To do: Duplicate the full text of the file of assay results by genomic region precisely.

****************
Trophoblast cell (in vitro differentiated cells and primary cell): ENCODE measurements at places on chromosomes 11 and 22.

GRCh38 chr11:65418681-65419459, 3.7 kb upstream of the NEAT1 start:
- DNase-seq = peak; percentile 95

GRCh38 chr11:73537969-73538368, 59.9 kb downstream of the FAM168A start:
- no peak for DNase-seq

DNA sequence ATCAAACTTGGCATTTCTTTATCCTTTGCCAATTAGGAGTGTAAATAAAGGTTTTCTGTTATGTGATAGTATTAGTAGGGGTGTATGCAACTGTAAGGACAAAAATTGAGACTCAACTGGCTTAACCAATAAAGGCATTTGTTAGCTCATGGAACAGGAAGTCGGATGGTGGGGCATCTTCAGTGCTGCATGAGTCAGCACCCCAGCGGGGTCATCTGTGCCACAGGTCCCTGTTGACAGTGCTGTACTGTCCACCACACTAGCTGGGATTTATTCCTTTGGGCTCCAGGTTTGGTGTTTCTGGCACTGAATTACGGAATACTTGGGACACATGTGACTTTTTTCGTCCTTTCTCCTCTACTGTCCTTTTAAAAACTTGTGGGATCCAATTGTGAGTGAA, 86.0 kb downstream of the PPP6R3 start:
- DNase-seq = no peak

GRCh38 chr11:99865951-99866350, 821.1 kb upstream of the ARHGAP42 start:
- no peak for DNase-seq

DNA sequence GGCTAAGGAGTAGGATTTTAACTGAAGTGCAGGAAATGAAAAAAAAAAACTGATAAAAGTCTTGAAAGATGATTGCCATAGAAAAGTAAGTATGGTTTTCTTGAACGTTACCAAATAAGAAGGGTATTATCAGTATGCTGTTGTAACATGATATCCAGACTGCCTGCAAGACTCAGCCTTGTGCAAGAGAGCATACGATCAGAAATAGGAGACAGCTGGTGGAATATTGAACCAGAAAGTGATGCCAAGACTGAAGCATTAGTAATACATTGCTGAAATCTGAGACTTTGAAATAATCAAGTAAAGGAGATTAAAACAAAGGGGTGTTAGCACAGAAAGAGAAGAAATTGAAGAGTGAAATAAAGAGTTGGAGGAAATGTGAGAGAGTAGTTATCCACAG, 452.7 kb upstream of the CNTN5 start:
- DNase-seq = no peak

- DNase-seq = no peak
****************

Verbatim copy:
Trophoblast cell (in vitro differentiated cells and primary cell): ENCODE measurements at places on chromosomes 11 and 22.

GRCh38 chr11:65418681-65419459, 3.7 kb upstream of the NEAT1 start:
- DNase-seq = peak; percentile 95

GRCh38 chr11:73537969-73538368, 59.9 kb downstream of the FAM168A start:
- no peak for DNase-seq

DNA sequence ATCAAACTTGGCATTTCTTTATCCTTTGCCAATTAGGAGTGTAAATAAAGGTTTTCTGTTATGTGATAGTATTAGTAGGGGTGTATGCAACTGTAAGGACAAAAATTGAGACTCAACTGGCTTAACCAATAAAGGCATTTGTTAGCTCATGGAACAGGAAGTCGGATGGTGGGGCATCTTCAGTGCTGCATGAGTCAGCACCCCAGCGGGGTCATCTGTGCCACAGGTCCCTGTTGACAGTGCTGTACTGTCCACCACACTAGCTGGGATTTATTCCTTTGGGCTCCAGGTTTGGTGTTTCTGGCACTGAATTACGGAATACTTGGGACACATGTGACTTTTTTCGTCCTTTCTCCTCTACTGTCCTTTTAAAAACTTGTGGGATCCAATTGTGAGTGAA, 86.0 kb downstream of the PPP6R3 start:
- DNase-seq = no peak

GRCh38 chr11:99865951-99866350, 821.1 kb upstream of the ARHGAP42 start:
- no peak for DNase-seq

DNA sequence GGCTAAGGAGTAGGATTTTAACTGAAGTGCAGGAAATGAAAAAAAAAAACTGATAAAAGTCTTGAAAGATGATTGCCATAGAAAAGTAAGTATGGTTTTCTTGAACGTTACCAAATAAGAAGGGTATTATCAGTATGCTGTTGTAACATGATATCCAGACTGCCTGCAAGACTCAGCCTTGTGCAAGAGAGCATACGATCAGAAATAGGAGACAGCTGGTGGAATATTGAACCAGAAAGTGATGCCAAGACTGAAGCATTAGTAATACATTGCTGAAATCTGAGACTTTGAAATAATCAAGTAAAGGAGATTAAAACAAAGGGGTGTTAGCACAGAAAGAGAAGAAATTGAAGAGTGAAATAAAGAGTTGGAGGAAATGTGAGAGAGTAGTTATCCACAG, 452.7 kb upstream of the CNTN5 start:
- DNase-seq = no peak

- DNase-seq = no peak